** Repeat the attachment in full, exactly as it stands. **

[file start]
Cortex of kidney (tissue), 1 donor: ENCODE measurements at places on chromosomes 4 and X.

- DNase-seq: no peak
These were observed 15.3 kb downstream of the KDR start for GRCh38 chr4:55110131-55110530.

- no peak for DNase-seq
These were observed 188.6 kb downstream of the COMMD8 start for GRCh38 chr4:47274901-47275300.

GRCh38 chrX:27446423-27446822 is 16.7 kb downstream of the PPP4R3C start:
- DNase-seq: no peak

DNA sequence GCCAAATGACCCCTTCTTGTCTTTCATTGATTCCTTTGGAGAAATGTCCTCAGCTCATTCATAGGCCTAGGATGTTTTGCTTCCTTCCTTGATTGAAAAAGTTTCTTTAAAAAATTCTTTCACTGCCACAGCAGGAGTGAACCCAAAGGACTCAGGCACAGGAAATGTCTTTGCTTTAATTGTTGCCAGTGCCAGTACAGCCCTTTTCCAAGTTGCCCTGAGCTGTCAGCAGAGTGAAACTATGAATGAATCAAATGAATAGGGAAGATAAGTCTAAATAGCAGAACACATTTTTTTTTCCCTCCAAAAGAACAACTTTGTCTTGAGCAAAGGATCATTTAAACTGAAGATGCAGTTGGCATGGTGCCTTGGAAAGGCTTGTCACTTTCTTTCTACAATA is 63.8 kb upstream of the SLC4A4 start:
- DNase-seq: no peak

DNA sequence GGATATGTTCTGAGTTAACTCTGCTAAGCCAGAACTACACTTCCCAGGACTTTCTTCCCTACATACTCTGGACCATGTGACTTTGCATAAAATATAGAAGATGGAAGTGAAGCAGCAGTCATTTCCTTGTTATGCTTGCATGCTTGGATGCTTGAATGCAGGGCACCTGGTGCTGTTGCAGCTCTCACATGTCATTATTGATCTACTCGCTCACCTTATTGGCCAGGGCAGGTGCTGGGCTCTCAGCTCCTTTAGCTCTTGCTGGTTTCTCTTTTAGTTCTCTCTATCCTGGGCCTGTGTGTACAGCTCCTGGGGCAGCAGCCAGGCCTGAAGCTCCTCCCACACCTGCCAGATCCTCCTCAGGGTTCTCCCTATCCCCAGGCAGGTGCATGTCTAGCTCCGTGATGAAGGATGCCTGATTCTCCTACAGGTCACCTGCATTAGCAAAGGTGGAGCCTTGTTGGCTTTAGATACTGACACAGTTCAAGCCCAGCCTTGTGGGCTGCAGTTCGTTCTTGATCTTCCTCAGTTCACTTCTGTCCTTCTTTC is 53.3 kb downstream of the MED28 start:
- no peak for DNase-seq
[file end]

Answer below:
Cortex of kidney (tissue), 1 donor: ENCODE measurements at places on chromosomes 4 and X.

- DNase-seq: no peak
These were observed 15.3 kb downstream of the KDR start for GRCh38 chr4:55110131-55110530.

- no peak for DNase-seq
These were observed 188.6 kb downstream of the COMMD8 start for GRCh38 chr4:47274901-47275300.

GRCh38 chrX:27446423-27446822 is 16.7 kb downstream of the PPP4R3C start:
- DNase-seq: no peak

DNA sequence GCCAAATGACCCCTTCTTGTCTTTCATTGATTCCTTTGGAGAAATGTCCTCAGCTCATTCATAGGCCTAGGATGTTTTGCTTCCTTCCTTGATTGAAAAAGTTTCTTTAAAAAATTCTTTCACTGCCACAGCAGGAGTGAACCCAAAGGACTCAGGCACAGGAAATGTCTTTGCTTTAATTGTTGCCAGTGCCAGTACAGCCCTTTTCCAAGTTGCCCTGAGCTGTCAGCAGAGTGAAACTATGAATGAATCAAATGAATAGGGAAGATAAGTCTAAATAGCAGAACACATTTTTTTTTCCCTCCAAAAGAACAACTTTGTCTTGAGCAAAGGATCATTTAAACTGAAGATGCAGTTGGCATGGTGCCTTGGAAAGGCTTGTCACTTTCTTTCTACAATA is 63.8 kb upstream of the SLC4A4 start:
- DNase-seq: no peak

DNA sequence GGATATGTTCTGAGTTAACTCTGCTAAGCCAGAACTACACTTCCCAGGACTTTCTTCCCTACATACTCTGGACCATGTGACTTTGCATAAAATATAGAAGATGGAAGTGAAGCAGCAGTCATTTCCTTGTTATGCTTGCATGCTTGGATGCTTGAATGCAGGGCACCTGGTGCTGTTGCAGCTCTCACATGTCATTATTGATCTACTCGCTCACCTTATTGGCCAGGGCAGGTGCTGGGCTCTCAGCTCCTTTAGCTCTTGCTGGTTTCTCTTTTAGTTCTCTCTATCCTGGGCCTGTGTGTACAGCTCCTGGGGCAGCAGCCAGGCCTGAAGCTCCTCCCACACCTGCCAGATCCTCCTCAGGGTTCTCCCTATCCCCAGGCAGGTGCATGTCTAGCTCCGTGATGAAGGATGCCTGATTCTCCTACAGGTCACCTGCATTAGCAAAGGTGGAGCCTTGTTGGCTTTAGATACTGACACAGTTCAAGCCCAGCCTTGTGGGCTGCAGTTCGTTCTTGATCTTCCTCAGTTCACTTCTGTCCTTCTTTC is 53.3 kb downstream of the MED28 start:
- no peak for DNase-seq